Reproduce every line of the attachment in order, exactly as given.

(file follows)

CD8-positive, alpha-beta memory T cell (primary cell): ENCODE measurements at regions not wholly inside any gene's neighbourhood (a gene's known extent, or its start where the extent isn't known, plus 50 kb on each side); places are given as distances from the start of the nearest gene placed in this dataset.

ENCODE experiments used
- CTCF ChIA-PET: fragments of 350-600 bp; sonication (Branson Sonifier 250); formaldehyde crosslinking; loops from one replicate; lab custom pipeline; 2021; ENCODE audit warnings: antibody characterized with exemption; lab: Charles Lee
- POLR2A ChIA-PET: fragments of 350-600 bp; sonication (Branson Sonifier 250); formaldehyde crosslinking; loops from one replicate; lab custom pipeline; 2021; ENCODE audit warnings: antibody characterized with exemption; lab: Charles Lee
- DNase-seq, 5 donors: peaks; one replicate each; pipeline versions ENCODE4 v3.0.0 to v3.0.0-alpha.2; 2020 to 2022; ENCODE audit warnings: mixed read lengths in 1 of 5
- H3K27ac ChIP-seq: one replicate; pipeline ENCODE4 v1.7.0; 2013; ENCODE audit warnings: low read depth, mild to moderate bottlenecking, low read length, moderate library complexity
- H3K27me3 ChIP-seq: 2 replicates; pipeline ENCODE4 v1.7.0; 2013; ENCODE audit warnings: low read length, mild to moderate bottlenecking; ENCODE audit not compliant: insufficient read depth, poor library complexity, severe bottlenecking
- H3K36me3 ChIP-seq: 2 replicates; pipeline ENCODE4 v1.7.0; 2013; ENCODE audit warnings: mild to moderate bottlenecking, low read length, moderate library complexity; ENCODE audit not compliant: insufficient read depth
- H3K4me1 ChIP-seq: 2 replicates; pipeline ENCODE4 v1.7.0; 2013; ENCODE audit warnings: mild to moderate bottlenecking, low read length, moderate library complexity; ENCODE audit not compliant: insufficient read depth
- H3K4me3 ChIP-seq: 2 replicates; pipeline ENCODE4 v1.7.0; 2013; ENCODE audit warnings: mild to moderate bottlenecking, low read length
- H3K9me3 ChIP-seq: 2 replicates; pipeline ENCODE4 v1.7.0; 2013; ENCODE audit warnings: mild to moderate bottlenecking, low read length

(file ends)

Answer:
CD8-positive, alpha-beta memory T cell (primary cell): ENCODE measurements at regions not wholly inside any gene's neighbourhood (a gene's known extent, or its start where the extent isn't known, plus 50 kb on each side); places are given as distances from the start of the nearest gene placed in this dataset.

ENCODE experiments used
- CTCF ChIA-PET: fragments of 350-600 bp; sonication (Branson Sonifier 250); formaldehyde crosslinking; loops from one replicate; lab custom pipeline; 2021; ENCODE audit warnings: antibody characterized with exemption; lab: Charles Lee
- POLR2A ChIA-PET: fragments of 350-600 bp; sonication (Branson Sonifier 250); formaldehyde crosslinking; loops from one replicate; lab custom pipeline; 2021; ENCODE audit warnings: antibody characterized with exemption; lab: Charles Lee
- DNase-seq, 5 donors: peaks; one replicate each; pipeline versions ENCODE4 v3.0.0 to v3.0.0-alpha.2; 2020 to 2022; ENCODE audit warnings: mixed read lengths in 1 of 5
- H3K27ac ChIP-seq: one replicate; pipeline ENCODE4 v1.7.0; 2013; ENCODE audit warnings: low read depth, mild to moderate bottlenecking, low read length, moderate library complexity
- H3K27me3 ChIP-seq: 2 replicates; pipeline ENCODE4 v1.7.0; 2013; ENCODE audit warnings: low read length, mild to moderate bottlenecking; ENCODE audit not compliant: insufficient read depth, poor library complexity, severe bottlenecking
- H3K36me3 ChIP-seq: 2 replicates; pipeline ENCODE4 v1.7.0; 2013; ENCODE audit warnings: mild to moderate bottlenecking, low read length, moderate library complexity; ENCODE audit not compliant: insufficient read depth
- H3K4me1 ChIP-seq: 2 replicates; pipeline ENCODE4 v1.7.0; 2013; ENCODE audit warnings: mild to moderate bottlenecking, low read length, moderate library complexity; ENCODE audit not compliant: insufficient read depth
- H3K4me3 ChIP-seq: 2 replicates; pipeline ENCODE4 v1.7.0; 2013; ENCODE audit warnings: mild to moderate bottlenecking, low read length
- H3K9me3 ChIP-seq: 2 replicates; pipeline ENCODE4 v1.7.0; 2013; ENCODE audit warnings: mild to moderate bottlenecking, low read length